Development snapshots

How to do this? (You need to have SVN installed, of course. Look here for instructions on how to do that.)

Change Directory (cd) to the parent directory of your development area, eg

[]$ cd /home/username/FreePascal

To retrieve the full source repository, all publicly available modules, type

[]$ svn checkout fpc

Normally, you should perform this step just once.

To update the sources which were downloaded (checkout) above

[]$svn update fpc

Fixes to 2.0.x

The fixes need a separate directory, create a separate directory 'fixes', enter it, and repeat the above checkout command with the URL

[]$ cd mysvn/fixes
[]$ svn checkout fpc

and to update:

[]$ svn update fpc

The sources of docs are in a separate repository called fpcdocs, so the command to get them is

[]$ svn checkout fpcdocs

If you want to learn more about subversion, read this excellent Subversion book which is also available online in different formats for free.

For the curious: You have only read-only access, so don't try to commit anything :-)

For more information, see the FreePascal website

Installing Free Pascal under Windows

FPC Binaries for Windows

By far the easiest way to get a working installation of Free Pascal is to download the current binary Windows release of Lazarus from the SourceForge repository - the release contains the current versions of the FreePascal compiler and the FreePascal libraries as well as the lazarus IDE. If you want to install from sources, read on!

You can get the installer zip for fpc 2.0.2 at Free Pascal's download section, then choose a mirror). Installing from the sources -- see the next section to know how to get them -- is not for novices, since you need a starting compiler as well.

FPC Sources for Windows

<<<< See section above under FPC Sources for Linux, where the use of SVN is described >>>>

The easiest way to get the Free Pascal sources is via SVN; see the next section for more on that. You can also download the package as a whole -- see for the daily snapshot of the 2.1.x release tree.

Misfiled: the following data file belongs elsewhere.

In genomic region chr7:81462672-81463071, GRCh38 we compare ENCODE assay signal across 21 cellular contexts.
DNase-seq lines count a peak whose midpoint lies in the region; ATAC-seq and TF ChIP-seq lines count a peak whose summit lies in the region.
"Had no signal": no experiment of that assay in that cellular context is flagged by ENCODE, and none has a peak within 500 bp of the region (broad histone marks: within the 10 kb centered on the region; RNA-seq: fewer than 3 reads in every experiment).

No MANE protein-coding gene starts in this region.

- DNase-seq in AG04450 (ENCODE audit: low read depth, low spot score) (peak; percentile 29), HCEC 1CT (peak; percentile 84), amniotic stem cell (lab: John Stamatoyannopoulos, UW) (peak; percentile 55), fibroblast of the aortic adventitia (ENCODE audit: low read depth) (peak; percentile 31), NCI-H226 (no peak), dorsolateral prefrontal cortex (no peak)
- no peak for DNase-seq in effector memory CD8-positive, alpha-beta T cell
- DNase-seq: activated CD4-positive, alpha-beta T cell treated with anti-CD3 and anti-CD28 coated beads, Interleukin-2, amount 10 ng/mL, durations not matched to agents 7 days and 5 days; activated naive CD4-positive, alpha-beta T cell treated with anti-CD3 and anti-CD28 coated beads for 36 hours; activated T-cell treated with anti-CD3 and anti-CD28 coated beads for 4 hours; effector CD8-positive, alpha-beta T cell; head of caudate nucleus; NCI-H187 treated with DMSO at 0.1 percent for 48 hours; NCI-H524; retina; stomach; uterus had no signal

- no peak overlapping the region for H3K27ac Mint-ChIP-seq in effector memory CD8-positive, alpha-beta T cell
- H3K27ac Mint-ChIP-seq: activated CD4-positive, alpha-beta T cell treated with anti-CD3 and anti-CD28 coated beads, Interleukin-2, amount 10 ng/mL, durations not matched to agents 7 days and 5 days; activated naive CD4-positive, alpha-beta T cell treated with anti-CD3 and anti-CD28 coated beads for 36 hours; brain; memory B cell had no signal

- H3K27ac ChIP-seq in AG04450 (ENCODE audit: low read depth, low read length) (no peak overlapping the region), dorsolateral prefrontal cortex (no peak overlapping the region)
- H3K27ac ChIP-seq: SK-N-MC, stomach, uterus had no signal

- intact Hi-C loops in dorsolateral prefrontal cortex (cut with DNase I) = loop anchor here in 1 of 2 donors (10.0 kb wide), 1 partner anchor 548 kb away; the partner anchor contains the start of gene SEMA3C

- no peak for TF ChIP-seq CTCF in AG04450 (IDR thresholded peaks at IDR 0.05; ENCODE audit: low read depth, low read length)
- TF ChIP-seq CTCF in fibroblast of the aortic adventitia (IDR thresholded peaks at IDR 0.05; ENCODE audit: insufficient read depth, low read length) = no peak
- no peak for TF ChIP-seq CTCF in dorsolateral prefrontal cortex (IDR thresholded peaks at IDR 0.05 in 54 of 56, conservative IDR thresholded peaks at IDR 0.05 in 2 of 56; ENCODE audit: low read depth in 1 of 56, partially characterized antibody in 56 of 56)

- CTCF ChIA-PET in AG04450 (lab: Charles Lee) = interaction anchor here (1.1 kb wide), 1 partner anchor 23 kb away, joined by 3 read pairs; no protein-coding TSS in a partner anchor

Windows FPC Sources via SVN ()

You will need to have a SVN client such as TortoiseSVN installed in order to perform the steps below. The exact commands vary between SVN clients; the ones given below are to be used under SVN home's client, which is available for download here.

First create a directory in which you'd like to put the sources. Any normal user can do this. Create a directory for fpc (e.g. C:\Source), then do the following at the command prompt:

 C:\Source> svn co fpc

Hint: To download/update the latest changes you can simply do

 C:\> cd Source\FPC
 C:\Source\FPC> svn up

ToDo: Write me.

See: . You can find a list of mirrors at Download FPC as one big file, unzip it and run the install.exe.

Extending your PATH variable to the fpc directory:

  • Win98: Edit autoexec.bat and add the line: PATH=%PATH%;C:\pp\bin\bin\win32
  • WinXP/2k: My Computer (Right Click) -> Properties -> Advanced (Page) -> Enviroment Variables -> System Variables -> Edit "PATH", Add "C:\pp\bin\bin\win32" there.

Then restart windows.

ToDo: Explain how to download fpc sources and build the compiler

Installing Free Pascal under FreeBSD/auto

Latest FreeBSD ports collection has 2.0.2 (and soon 2.0.4) stable version in ports/lang/fpc2. All you have to do is install the port. If you want to use Lazarus you need to install "gtk" from ports first tho.

This can be done manualy as root.

[]# cd /usr/ports/lang/fpc2 && make install && make clean

Other possibility is to use portinstall.

[]# portinstall fpc2

Once fpc is installed you can check if it's working by simply running

[]$ fpc

There's one problem with FreeBSD and FPC however. The port installs all packages and FCL, but the latest glib and gtk from ports tree (which is required for Lazarus) has been renamed. This means that you'll get a "cannot find library -lglib" when linking Lazarus. You can fix this in one of two ways.

1. You can change the names in fpc sources and recompile [not recommended]
2. You can soft-link the new glib/gtk libnames to old ones.

2. can be done like this:

[]$ cd /usr/local/lib && ln -s
[]$ cd /usr/X11R6/lib && ln -s

Lazarus should compile and link after these changes.

Installing Free Pascal under BSD/manually

Effectively, you need

A file with all sources, or two (fpc and lazarus)

1. e.g. for fpc preferably an export (no CVS/ dirs). The above file misses this. 2. Lazarus source snapshot.

  • _any_ starting compiler from the 2.0.2 branch) You can do a check by parsing the output of ppc386 -i if it is 2.0.2 .. 2.1.x it is ok.
  • - dependant packages. (for FreeBSD that is gtk12, glib12 and gdk_pixbuf and GNU make, iconv and gettext)

FPC build:

1. (fetch) necessary files (FPC source, starting compiler) 2. (extract) Then de-tgz in work directory, 3. (build) enter work/fpc/ and run

 $MAKE all OPT='-gl -O3p3'  PP=/path/to/startingcompiler-name-ppc386
(/path/to/ can be omitted when ppc386 is in the path)